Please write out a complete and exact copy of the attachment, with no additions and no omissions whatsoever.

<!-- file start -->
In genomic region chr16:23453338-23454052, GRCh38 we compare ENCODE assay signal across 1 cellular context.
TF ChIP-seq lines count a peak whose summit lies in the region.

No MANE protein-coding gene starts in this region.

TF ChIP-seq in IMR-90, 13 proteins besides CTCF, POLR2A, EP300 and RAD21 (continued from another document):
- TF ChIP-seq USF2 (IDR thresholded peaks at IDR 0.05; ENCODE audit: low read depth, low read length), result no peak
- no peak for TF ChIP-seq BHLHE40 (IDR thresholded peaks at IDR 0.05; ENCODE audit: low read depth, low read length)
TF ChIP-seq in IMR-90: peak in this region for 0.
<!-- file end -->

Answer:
In genomic region chr16:23453338-23454052, GRCh38 we compare ENCODE assay signal across 1 cellular context.
TF ChIP-seq lines count a peak whose summit lies in the region.

No MANE protein-coding gene starts in this region.

TF ChIP-seq in IMR-90, 13 proteins besides CTCF, POLR2A, EP300 and RAD21 (continued from another document):
- TF ChIP-seq USF2 (IDR thresholded peaks at IDR 0.05; ENCODE audit: low read depth, low read length), result no peak
- no peak for TF ChIP-seq BHLHE40 (IDR thresholded peaks at IDR 0.05; ENCODE audit: low read depth, low read length)
TF ChIP-seq in IMR-90: peak in this region for 0.